Festival of New Work Highlights Talented Playwrights
TEMPE, Ariz. – Theatre lovers who want a sneak peek at the newest work by ASU graduate student playwrights can enjoy two productions and two staged readings in the ASU Herberger College MainStage Theatre Festival of New Work, Nov. 9-19. Audiences will discover wide-ranging characters who face familiar and foreign situations in the search for themselves.
The most compelling aspect of The Festival of New Work is that it provides an opportunity for graduate playwrights to see their work in front of an audience – a critical part of the play development process.
“It’s all about process and a venture into the unknown,” says Guillermo Reyes, head of playwriting in the School of Theatre and Film. “We’re exploring new ideas and concepts. These are our playwrights, living breathing entities working through their imagination on the local stage.”
A keynote address by Carol Sorgenfrei, professor of playwriting and performance studies at the University of California, Los Angeles kicks off The Festival of New Work. The pre-show discussion is free and open to the public at 5 p.m., Nov. 9 in the Lyceum Theatre, 901 S. Forest Mall on the ASU Tempe campus.
The first production in The Festival of New Work is Skylark Dreams by Wind Woods. The play is directed by Theatre professor William Partlan. Theatre professor and Valley favorite Gus Edwards plays a featured role. The play is about finding courage to face one’s true self and then finding the strength to start all over. Denise is the owner and head mechanic of an auto garage. She’s obsessed with the dream that a mysterious customer with whom she fell in love, will one day return for his Buick™ Skylark. She continues to work in the garage that has not only become a lot for abandoned vehicles, but also of abandoned dreams. Show times are 7:30 p.m., Nov. 9 & 16; 2 p.m., Nov. 12 & 19 in the Lyceum Theatre, 901 S. Forest Mall on the ASU Tempe campus.
The House Where Nobody Lives by Paul North is directed by Guillermo Reyes. The play is about being lost and choosing to remain that way. It measures the desperation of inaction and follows the characters through their individual illusions toward an unknown end. Questions of fate, free will and death challenge the mind and explore the extent that people will go to make themselves forget. Show times are 7:30 p.m., Nov. 11, 15 & 17; 2 p.m., Nov. 18 in the Lyceum Theatre, 901 S. Forest Mall on the ASU Tempe campus.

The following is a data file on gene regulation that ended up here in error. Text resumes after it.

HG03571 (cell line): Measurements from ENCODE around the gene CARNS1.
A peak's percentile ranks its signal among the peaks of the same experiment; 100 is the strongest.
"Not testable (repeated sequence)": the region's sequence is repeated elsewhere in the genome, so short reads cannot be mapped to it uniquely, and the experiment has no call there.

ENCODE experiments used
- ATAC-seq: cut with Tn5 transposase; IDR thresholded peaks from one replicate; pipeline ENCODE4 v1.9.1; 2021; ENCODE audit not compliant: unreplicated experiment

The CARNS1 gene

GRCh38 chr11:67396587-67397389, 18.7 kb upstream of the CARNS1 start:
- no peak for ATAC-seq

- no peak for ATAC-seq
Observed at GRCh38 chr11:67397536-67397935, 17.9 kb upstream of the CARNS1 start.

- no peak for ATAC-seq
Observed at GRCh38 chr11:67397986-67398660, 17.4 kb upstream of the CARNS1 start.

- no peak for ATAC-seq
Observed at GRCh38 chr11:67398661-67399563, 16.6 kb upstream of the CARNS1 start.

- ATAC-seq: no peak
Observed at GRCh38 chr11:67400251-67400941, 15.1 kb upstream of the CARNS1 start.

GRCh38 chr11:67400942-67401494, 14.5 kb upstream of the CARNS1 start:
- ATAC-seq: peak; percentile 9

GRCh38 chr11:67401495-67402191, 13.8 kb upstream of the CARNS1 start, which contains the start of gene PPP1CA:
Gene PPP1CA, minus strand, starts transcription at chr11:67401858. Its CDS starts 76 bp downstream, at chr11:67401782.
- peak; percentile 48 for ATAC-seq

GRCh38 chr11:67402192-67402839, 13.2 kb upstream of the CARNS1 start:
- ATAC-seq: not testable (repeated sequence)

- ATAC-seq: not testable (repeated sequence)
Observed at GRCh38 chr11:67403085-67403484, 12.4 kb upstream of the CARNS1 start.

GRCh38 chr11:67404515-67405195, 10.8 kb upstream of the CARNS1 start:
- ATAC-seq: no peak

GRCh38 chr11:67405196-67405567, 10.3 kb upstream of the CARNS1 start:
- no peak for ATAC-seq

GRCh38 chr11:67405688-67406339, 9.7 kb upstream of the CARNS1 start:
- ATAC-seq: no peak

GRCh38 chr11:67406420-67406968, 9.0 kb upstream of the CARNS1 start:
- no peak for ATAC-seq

In addition to the new plays, two staged readings of Lloronas and Bottom Line also are a part of The Festival of New Work. Theatre-goers have the rare opportunity to see the plays in their development phases.
Lloronas is a reading by Carlos Manuel and directed by Patrick Demers. The story is adapted from a well-known Mexican folktale about a woman who drowns her children to avenge her cheating husband. Marisela’s struggle is mirrored in the 17th century, where Xochilt, becomes “La Llorona” (the crying woman), while Marisela becomes a representation of the Mexican folktale. Readings are 2 p.m., Nov. 11 and 7:30 p.m., Nov. 18 in the Nelson Fine Arts Center room 133, located at the corner of 10th Street and Myrtle Avenue on the ASU Tempe campus.
Bottom Line is a reading by Gregory L. Farber and directed by Chris Hamby. The tale explores the relationship between corporate culture and American society. An experimental multimedia work, this satire portrays many characters’ struggles through the worlds of business, media and politics. This play is a darkly comic portrait of money’s corrupting influence. Readings are 7:30 p.m., Nov. 12 & 19 in the Nelson Fine Arts Center room 133, located at the corner of 10th Street and Myrtle Avenue on the ASU Tempe campus.
Tickets for The Festival of New Work productions are $7 - $22; tickets for the staged readings are $7 and available athttp://mainstage.asu.edu/, or through the Herberger College Box Office, 11 a.m. to 6 p.m., Tuesdays through Fridays, and noon to 4 p.m. Saturdays, 480-965-6447. Both plays take place in the Lyceum Theatre, at 901 S. Forest Mall on the ASU Tempe campus. The staged readings take place in the Nelson Fine Arts Center room 133, located at the corner of 10th Street and Myrtle Avenue on the ASU Tempe campus.
The Herberger College School of Theatre and Film provides a comprehensive range of courses in performance and directing; design and production; new work development; theatre and performance studies; film; and theatre for youth. Its Theatre for Youth program is nationally ranked in the top three and the creative writing/playwriting program is ranked 15th among public institutions by “U.S. News & World Report.” Learn more about the School of Theatre and Film at: http://theatre.asu.edu.